Captives: Writ Larger
The University of California, a massive institution with 10 campuses and more than 375,000 students, owned a captive but it was just getting started with it. As many large organizations do, the educational system was self-insuring many of its risks. As such, it had yet to take advantage of some of the risk transfer and investment opportunities that mark a more mature approach to captive use.
Courtney Claflin, a Minnesota native with decades of experience in insurance, arrived at UC a few years ago and started to change all of that. Forty-five days into his tenure, he laid out a $1 billion plan to house much more of the UC system’s risks in captives.
The board of directors of Fiat Lux, the system’s existing captive, loved Claflin’s plan and greenlighted it. Now they are very happy they did.
Claflin built the captive from four lines of coverage to 25 lines of coverage and is in the process of launching a handful of additional captives.
Instead of paying retail rates for excess coverage above its self-insured retentions, UC can now buy reinsurance at a much lower rate for what is in effect its own robust insurance company.
“By aggregating everything, we’ve got a big surplus position sufficient to create new programs that will make us even more money without having to go back to the University for a capital call,” Claflin said.
And unlike a bank account or a trust that is typically used as a set-aside for self-insured retentions, the university can now use support from one line within its captive to prop up another if needed.
“The whole idea is that you can put all of these lines of coverage in the captive and they can provide ballast to each other,” Claflin said.
Emboldened by his initial success, Claflin approached the university’s Chief Investment Officer and asked him if he could build an investment portfolio, that could be structured using insurance investment parameters. That effort has also paid off for California taxpayers.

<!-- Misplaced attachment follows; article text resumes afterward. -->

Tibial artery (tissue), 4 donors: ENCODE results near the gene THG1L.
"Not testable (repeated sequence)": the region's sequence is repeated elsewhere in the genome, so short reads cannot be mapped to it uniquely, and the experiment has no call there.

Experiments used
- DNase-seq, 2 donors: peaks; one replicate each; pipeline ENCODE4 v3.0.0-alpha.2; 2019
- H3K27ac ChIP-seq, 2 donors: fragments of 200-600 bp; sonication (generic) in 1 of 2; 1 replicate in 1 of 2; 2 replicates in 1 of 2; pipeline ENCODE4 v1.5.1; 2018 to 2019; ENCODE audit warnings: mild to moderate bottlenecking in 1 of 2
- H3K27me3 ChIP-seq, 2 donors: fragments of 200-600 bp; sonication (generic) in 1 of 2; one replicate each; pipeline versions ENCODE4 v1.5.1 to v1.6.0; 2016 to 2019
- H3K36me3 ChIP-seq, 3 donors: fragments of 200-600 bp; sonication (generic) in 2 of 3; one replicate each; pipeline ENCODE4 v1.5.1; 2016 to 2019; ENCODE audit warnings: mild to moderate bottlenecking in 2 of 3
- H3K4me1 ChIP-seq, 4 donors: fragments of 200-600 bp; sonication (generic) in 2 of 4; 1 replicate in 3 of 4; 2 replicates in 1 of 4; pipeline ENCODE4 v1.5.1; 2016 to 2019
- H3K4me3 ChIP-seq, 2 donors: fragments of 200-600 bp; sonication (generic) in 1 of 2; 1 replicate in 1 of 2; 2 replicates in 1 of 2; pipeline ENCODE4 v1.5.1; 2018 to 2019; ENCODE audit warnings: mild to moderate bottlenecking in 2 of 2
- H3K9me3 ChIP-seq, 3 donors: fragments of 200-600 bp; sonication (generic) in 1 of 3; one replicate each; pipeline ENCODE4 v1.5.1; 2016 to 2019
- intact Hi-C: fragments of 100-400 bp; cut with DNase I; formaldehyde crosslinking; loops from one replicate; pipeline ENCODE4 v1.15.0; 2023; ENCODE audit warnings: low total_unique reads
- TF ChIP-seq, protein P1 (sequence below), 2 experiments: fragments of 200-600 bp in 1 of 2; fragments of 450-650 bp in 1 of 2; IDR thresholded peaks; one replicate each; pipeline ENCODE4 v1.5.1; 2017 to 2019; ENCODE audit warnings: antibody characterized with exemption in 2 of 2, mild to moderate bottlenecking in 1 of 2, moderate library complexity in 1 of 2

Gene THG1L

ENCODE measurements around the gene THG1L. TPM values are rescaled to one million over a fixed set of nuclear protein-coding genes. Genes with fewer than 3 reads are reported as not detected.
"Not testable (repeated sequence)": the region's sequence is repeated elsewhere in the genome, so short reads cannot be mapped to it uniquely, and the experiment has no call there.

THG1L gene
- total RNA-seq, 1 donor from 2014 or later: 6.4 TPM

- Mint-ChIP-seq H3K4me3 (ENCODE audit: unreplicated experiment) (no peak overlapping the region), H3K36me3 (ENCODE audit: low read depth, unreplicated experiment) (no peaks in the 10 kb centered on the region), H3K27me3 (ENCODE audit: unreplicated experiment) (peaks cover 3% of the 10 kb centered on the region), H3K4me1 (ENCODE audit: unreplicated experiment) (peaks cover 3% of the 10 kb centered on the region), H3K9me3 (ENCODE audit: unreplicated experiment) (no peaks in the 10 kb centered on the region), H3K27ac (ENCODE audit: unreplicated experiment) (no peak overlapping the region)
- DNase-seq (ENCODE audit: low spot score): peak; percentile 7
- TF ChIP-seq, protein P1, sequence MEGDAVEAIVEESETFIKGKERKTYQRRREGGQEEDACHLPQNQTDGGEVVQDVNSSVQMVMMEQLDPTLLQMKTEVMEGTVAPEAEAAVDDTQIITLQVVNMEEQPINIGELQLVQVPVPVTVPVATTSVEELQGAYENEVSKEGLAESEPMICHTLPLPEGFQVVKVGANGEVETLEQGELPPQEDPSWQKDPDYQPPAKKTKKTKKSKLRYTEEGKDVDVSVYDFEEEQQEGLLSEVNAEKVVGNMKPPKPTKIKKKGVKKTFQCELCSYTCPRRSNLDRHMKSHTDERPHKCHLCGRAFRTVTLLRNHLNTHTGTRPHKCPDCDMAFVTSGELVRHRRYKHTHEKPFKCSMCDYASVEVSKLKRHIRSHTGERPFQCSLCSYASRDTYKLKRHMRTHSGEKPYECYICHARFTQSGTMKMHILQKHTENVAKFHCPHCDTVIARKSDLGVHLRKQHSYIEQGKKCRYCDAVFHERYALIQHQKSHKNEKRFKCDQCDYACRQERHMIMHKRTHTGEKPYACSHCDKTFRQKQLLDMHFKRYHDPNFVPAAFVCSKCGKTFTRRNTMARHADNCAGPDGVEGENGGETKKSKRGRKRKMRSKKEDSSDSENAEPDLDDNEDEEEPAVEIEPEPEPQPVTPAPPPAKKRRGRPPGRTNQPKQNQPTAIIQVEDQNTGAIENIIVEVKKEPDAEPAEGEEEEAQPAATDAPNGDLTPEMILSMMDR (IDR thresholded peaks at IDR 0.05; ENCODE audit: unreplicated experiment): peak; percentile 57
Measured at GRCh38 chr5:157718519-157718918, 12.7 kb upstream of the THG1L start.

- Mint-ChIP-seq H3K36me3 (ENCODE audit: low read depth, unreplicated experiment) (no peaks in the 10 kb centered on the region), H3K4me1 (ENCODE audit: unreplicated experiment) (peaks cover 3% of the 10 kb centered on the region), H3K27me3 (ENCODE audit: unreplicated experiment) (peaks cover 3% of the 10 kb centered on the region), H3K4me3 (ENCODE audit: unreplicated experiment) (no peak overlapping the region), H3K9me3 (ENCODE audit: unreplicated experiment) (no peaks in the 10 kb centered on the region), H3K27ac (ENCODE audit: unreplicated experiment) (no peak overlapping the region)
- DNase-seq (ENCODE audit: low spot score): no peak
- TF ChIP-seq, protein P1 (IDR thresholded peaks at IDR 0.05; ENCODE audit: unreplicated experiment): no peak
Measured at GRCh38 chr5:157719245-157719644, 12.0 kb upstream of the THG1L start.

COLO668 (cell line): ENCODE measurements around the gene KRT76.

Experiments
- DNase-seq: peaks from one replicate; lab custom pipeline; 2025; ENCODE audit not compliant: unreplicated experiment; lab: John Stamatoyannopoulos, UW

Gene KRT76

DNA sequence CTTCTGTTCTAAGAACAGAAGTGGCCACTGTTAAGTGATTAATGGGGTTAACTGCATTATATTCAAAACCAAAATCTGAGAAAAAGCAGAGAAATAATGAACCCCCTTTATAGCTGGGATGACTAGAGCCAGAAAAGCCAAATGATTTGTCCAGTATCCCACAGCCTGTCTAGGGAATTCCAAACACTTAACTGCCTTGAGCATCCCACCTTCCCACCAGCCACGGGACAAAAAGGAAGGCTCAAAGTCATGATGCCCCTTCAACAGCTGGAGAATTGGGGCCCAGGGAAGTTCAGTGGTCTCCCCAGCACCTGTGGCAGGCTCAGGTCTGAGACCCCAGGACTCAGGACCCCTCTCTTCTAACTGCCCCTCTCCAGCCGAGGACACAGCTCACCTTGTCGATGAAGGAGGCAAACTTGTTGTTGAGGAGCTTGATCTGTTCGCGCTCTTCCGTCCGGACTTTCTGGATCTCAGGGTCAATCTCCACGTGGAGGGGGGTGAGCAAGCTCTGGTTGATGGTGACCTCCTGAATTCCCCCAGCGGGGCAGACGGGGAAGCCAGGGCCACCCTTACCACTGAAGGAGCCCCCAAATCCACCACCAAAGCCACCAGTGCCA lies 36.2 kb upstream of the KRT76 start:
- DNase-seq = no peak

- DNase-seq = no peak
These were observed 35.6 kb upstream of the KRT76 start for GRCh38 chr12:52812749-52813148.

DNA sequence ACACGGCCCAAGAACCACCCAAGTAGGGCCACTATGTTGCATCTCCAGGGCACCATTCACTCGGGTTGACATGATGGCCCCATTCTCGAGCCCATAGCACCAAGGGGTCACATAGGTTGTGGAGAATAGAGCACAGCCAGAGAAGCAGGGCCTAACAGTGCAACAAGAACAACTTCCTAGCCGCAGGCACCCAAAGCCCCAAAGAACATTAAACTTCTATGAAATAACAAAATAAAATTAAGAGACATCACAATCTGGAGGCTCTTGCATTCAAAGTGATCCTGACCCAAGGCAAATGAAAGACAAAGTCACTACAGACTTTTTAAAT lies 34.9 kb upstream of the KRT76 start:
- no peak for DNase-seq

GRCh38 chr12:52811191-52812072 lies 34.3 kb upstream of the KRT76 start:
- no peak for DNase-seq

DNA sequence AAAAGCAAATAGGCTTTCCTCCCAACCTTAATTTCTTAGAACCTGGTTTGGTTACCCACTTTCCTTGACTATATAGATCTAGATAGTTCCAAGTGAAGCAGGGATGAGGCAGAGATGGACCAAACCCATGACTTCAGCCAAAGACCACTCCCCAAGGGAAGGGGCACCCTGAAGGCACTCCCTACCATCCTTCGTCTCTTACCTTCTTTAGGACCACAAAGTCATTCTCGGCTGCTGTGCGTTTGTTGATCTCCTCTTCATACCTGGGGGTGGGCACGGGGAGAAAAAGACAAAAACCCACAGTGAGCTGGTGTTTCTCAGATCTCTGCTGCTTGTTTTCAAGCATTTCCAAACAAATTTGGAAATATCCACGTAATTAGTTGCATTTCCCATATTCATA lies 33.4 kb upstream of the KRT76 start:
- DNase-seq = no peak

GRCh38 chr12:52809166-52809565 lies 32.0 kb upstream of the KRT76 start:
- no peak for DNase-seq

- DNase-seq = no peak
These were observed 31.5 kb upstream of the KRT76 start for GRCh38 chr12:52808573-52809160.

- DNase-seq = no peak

“We’ve created probably $25 million in new money that never existed before,” Claflin said of UC’s insurance-related investment returns.
“By aggregating everything, we’ve got a big surplus position sufficient to create new programs that will make us even more money without having to go back to the University for a capital call.” — Courtney Claflin, Executive Director, Captive Programs, University of California
There’s more. Governor Jerry Brown informed the state’s educational system executives that they should do more to create synergies and accompanying savings for the state’s taxpayers.
Toward that end, Claflin is working with his risk management colleagues in the California State University System to create a cell captive within one of the new University of California captives.
Initially, the cell captive that UC is offering Cal State will house Cal State’s workers’ compensation program, its biggest line.
But eventually the hope is that Cal State, just like its sister UC, will eventually add additional lines to that captive.
“Cal State’s cell will be a start in that direction to maybe more efficiently finance their own organizational risks too,” Claflin said. &